“One thing that’s cool about this tour is that we were very upset, you know, we were going to do another kind of co-headlining thing with Boz, like we’d done the last couple of years with Michael McDonald and Yes,” Porcaro adds. “We were going to do the same thing with Boz and just kind of do a greatest hits set and get off. That all fell through, so now we’re doing an evening with Toto, so everyone gets to see our full two hour set.”
Which means deeper cuts and a few surprises — including a Cleveland-appropriate “Trower Power” moment from Lukather that’s one that you won’t want to miss. You’ll see what we mean when you get there. And of course, Lukather promises, you’ll hear all of those hits too, from “Africa” to “Hold The Line” and “Rosanna.”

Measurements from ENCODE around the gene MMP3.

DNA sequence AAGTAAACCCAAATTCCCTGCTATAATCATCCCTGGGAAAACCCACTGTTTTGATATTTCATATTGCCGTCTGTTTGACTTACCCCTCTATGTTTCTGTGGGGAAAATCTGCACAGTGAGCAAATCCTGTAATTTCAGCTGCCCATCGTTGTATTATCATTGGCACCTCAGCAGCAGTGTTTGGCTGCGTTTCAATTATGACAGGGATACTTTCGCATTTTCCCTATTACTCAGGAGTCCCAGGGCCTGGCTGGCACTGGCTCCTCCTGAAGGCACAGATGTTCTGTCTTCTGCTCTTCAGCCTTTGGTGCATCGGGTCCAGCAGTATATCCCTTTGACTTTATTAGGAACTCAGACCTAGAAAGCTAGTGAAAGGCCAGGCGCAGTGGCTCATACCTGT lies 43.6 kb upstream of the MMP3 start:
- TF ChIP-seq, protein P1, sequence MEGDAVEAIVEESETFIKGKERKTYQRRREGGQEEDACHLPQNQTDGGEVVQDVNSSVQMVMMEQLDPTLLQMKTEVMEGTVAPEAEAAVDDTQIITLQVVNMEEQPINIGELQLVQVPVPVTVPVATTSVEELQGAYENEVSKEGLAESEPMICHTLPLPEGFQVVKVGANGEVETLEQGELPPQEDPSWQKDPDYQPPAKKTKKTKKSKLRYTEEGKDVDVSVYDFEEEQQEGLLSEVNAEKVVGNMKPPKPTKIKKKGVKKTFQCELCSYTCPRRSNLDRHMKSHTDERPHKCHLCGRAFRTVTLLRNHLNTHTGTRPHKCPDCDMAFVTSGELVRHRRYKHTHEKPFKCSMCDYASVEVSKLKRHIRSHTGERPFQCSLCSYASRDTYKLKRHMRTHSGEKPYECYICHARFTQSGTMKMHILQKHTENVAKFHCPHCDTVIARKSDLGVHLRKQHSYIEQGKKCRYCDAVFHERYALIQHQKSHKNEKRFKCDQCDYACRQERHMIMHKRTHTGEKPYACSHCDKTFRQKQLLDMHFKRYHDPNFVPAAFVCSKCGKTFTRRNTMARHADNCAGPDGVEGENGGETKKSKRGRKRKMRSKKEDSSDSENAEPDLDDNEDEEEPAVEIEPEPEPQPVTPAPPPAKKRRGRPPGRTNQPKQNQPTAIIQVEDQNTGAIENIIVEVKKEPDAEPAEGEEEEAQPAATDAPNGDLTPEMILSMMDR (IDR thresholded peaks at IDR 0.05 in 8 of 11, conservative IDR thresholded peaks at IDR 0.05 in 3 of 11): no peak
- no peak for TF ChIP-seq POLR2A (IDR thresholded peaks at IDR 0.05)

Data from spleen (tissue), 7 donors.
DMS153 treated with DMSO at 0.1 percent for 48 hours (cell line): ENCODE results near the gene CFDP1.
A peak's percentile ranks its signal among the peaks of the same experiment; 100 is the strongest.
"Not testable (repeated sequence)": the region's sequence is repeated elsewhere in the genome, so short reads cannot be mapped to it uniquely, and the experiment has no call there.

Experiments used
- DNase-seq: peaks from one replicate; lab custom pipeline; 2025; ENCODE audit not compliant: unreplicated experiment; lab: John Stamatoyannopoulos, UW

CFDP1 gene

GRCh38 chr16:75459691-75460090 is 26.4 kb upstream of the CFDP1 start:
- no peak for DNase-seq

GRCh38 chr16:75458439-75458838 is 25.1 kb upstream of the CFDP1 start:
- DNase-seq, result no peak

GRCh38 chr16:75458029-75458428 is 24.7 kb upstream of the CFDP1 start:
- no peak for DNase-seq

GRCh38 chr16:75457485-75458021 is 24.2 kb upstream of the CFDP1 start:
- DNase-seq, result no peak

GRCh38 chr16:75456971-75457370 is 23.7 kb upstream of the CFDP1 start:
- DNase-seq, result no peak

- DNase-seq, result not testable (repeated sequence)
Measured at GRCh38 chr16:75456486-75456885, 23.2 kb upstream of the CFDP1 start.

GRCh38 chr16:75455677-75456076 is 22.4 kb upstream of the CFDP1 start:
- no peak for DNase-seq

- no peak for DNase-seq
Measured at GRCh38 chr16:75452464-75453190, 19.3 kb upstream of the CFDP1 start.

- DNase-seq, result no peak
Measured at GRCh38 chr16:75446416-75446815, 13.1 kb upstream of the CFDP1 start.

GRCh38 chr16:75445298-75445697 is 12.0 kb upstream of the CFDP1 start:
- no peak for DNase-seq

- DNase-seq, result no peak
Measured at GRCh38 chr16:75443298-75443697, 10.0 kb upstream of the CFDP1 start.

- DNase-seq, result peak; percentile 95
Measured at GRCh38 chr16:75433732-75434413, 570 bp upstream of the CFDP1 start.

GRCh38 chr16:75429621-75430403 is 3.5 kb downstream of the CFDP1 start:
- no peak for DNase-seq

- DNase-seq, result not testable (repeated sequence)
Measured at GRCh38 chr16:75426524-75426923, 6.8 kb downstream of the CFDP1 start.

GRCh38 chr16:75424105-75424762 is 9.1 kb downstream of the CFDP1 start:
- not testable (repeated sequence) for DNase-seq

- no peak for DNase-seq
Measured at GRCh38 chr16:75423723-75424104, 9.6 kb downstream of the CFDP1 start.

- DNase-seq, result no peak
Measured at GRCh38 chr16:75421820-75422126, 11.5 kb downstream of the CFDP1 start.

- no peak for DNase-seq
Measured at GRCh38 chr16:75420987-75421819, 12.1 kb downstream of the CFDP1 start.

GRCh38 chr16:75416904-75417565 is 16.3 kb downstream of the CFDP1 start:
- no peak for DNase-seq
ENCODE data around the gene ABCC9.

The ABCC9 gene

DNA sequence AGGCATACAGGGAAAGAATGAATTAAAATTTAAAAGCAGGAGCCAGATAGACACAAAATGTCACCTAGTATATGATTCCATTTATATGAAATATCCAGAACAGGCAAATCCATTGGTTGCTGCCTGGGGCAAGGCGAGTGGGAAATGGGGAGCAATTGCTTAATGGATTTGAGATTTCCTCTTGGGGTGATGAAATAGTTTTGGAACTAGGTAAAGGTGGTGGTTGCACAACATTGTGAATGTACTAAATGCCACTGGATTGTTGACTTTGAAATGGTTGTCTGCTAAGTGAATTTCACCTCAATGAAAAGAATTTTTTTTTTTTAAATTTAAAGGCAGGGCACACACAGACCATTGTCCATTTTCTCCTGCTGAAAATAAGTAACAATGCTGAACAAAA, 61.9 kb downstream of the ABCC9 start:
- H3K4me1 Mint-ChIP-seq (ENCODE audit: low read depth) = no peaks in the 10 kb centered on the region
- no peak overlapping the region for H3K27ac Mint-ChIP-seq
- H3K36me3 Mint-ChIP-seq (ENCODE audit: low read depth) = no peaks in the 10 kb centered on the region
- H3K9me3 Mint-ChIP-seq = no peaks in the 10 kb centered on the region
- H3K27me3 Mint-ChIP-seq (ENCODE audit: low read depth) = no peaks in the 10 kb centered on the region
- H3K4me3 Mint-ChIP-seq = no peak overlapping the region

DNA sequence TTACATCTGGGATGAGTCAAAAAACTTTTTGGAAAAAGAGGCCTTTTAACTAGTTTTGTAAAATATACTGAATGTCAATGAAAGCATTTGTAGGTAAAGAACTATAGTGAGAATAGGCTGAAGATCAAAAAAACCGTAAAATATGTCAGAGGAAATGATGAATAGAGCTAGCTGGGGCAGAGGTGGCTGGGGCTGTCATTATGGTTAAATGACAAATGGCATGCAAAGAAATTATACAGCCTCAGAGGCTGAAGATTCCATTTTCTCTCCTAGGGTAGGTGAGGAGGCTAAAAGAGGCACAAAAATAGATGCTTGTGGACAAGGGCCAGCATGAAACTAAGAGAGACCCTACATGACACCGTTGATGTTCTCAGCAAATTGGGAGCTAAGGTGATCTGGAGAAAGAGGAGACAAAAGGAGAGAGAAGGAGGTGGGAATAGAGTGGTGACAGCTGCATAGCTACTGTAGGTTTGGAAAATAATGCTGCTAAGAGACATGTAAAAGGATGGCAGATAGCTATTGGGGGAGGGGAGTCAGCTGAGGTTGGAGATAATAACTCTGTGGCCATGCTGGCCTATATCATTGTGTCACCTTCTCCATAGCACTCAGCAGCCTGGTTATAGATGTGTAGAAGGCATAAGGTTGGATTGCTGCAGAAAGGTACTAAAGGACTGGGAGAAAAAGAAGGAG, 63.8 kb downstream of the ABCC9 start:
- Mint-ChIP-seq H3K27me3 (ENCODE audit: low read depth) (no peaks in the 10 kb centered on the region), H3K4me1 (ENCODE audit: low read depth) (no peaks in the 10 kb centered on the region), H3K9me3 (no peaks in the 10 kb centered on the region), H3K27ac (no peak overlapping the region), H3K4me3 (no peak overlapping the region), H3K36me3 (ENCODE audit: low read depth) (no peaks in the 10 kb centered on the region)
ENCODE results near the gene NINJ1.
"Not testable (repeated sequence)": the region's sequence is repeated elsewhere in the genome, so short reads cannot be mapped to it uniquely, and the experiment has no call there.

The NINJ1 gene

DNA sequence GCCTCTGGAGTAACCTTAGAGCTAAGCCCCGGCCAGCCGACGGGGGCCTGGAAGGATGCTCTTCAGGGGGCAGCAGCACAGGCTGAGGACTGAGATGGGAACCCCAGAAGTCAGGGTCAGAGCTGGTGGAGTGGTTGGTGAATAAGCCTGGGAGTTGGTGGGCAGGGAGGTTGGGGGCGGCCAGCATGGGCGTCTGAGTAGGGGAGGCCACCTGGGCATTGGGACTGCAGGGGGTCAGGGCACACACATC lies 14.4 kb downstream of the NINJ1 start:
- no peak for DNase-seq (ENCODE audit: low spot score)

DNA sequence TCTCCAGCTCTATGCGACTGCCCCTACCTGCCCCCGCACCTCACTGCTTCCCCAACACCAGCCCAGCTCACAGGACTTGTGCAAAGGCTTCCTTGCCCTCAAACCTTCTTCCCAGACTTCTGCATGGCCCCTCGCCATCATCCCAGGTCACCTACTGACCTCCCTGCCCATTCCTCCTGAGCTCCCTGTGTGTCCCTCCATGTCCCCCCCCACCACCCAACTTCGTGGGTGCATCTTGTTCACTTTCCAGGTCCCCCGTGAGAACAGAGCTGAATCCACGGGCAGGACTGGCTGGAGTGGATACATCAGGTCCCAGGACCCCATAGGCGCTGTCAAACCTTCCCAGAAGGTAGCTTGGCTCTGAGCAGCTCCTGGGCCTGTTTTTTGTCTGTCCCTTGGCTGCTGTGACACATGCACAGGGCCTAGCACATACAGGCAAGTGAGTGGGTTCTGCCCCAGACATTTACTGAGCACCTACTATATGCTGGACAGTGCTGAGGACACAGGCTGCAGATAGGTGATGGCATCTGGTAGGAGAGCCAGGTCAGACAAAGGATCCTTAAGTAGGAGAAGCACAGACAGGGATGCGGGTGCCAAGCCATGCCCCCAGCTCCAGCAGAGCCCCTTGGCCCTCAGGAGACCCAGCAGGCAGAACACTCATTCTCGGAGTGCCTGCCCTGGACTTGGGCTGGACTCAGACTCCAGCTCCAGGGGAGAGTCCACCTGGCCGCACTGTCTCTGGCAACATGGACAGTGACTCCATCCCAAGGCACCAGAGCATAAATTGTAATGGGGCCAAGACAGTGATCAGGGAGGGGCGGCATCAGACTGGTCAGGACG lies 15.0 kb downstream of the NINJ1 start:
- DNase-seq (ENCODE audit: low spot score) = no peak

“Obviously, you know, we’ve got to play the songs people have grown up with and that’s not a problem,” he says. “But we get to play some new stuff and some of the deep cuts and everybody gets to stretch out and play a little bit more. It’s a little bit more relaxed, because nobody’s looking at their watch. And production-wise, with sounds and lights and all of that stuff, it will be pretty nice.”
The evening, as Lukather mentions, will feature a sampling of music from Toto XIV
, the band’s 13th studio album which came out last year and they’re understandably, quite proud of how it turned out, even though the circumstances of how it came about started in a slightly negative place.
“The 35th anniversary, we decided to do a DVD to commemorate that and then we found out our first manager signed something that we didn’t know about that if we did a live DVD, we owed this Italian guy a full studio record or we couldn’t put out the live DVD,” he says. “Now, we were trying to figure out how that happened — that was just bad management. We started getting into some litigation and it got really expensive and our lawyers go, ‘Look man, this guy’s going to pay you a fortune to do a record — do the record.’"